This article was originally published by Radio Free Europe/Radio Liberty and is reprinted with permission.
Ukrainian Ombudswoman Lyudmyla Denisova says Russia is currently holding 133 Ukrainian citizens on politically motivated charges, including 97 Crimean Tatars.
In an August 10 post on Telegram, Denisova said 112 Ukrainian citizens “are being illegally held on the territory of the Russian Federation and temporarily occupied Crimea, while restriction of movement has been imposed on the rest, and they have to permanently stay in the places of their residence.”
Denisova also said 62 wives of the jailed men remain in Ukraine’s Russian-occupied Crimean Peninsula. She said they need Ukraine’s support for their children to receive an education in their native languages. She also said 11 children urgently required medical assistance.
“I call on President Volodymyr Zelenskiy to do everything possible to [secure the] release [of] Ukrainian political prisoners [in Russian custody] and ask the Ukrainian government to secure proper social protection for their families,” Denisova wrote.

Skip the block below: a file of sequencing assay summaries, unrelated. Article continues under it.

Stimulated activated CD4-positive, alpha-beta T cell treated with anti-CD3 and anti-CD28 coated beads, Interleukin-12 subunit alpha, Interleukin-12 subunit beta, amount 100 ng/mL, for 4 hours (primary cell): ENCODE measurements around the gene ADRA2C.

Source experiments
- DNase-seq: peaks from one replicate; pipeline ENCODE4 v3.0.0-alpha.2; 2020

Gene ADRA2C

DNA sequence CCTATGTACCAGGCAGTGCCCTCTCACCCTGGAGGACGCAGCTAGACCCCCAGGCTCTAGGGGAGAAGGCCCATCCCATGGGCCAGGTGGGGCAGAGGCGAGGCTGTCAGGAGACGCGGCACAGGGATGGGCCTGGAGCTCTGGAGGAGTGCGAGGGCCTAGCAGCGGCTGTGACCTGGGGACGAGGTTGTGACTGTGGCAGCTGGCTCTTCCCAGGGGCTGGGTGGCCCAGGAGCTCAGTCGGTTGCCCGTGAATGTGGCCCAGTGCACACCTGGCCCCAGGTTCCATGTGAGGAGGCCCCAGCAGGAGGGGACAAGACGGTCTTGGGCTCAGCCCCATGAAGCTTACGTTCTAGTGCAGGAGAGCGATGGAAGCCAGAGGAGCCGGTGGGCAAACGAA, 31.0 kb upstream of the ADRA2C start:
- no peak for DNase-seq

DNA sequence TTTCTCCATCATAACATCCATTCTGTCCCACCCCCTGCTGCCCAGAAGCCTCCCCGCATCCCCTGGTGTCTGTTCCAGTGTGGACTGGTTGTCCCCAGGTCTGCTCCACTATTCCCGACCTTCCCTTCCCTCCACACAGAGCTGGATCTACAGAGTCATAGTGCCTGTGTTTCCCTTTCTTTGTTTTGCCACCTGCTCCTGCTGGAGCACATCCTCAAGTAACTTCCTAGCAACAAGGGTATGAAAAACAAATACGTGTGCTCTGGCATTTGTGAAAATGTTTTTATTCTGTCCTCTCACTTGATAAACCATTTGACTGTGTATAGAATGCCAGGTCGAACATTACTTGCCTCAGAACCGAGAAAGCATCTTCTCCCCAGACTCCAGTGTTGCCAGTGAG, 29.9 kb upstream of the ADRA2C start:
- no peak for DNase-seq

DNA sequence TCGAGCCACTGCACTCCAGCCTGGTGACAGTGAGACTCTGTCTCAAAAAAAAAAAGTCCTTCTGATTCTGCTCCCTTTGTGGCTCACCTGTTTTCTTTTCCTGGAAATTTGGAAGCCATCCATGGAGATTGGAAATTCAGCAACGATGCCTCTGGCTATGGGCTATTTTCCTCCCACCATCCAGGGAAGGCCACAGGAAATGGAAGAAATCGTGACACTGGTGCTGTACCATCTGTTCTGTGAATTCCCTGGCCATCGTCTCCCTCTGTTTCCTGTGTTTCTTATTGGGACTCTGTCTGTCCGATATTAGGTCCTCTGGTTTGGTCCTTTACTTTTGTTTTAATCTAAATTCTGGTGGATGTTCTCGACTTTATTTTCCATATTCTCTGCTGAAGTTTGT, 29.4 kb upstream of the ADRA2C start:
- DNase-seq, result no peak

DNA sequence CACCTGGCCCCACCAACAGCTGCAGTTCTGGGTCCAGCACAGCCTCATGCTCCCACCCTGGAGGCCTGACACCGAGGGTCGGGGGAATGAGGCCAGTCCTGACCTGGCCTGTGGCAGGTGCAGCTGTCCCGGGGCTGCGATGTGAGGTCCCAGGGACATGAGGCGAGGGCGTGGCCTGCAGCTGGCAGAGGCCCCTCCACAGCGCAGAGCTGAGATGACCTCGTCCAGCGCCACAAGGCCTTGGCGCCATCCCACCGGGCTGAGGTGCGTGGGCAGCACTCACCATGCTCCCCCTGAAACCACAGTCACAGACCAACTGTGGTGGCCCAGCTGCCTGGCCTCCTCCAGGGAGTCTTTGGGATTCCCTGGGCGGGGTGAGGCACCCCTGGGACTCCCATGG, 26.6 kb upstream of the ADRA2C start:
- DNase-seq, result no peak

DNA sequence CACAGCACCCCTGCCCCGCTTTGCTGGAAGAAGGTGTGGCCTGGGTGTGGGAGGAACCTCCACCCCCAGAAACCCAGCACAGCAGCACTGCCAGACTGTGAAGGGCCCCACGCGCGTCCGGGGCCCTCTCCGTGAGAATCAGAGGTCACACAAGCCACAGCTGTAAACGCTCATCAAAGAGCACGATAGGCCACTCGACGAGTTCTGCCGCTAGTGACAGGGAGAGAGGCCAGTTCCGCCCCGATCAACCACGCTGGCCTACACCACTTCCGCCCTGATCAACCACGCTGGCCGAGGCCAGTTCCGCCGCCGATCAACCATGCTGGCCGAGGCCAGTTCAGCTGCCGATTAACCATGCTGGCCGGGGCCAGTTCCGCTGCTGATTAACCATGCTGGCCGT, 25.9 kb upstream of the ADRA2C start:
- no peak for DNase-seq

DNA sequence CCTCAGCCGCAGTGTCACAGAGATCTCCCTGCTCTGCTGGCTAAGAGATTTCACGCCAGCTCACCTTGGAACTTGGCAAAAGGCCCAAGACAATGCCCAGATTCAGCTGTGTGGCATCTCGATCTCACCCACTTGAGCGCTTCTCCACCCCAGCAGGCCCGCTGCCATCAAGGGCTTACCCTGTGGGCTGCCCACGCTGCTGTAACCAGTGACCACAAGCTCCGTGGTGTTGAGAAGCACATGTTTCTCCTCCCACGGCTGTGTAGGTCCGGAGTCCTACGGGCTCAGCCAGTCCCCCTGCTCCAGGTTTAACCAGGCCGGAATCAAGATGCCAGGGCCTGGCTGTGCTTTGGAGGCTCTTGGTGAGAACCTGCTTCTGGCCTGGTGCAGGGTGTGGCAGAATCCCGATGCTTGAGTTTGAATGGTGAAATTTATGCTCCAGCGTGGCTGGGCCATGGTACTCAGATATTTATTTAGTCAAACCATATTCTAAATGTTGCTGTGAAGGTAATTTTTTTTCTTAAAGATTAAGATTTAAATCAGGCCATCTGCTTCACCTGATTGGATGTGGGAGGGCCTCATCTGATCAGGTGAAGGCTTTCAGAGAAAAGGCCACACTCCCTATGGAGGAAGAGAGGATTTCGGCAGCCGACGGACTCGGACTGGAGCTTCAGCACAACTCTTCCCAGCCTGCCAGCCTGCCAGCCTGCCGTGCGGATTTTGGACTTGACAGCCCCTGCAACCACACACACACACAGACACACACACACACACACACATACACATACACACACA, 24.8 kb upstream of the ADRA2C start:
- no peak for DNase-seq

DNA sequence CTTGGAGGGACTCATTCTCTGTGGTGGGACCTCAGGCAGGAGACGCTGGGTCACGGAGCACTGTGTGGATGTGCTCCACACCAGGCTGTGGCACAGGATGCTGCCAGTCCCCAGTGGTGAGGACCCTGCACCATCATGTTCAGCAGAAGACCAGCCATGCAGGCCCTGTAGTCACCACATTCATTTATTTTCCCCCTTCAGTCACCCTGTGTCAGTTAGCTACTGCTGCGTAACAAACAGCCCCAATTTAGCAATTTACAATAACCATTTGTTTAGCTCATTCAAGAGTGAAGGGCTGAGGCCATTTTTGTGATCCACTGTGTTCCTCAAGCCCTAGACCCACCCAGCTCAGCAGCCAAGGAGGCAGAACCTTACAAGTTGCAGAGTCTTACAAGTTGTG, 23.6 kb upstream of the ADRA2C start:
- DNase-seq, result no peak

Rights groups and Western governments have denounced what they describe as a campaign of repression by the Moscow-imposed authorities in Crimea.
The Russian-installed officials have been targeting members of the Turkic-speaking Crimean Tatar community and others who have spoken out against Russia’s military occupation and illegal annexation of the region.
In its annual report on religious freedom worldwide, released in April 2019, the U.S. Commission on International Religious Freedom said Russian-installed authorities in the occupied region “continued to kidnap, torture, and imprison Crimean Tatar Muslims at will.”
Russia seized control of Crimea from Ukraine in March 2014 after sending in troops, capturing key facilities, and hastily staging a referendum that has been dismissed by more than 100 countries as bogus and illegal.
Moscow also supports pro-Russian separatists in a war against Ukrainian government forces that has killed some 13,200 people in eastern Ukraine since April 2014.